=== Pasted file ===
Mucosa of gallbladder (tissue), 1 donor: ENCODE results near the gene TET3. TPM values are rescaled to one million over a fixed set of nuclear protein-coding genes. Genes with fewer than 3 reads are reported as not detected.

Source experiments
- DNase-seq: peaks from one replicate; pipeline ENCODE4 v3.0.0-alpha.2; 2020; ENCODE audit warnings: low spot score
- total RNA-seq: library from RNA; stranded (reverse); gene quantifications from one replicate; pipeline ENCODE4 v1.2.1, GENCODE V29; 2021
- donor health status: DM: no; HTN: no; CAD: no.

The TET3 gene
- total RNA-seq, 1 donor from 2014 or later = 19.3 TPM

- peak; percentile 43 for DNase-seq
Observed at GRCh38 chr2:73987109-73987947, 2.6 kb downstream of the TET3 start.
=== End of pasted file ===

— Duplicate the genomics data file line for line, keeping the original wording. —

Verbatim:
Mucosa of gallbladder (tissue), 1 donor: ENCODE results near the gene TET3. TPM values are rescaled to one million over a fixed set of nuclear protein-coding genes. Genes with fewer than 3 reads are reported as not detected.

Source experiments
- DNase-seq: peaks from one replicate; pipeline ENCODE4 v3.0.0-alpha.2; 2020; ENCODE audit warnings: low spot score
- total RNA-seq: library from RNA; stranded (reverse); gene quantifications from one replicate; pipeline ENCODE4 v1.2.1, GENCODE V29; 2021
- donor health status: DM: no; HTN: no; CAD: no.

The TET3 gene
- total RNA-seq, 1 donor from 2014 or later = 19.3 TPM

- peak; percentile 43 for DNase-seq
Observed at GRCh38 chr2:73987109-73987947, 2.6 kb downstream of the TET3 start.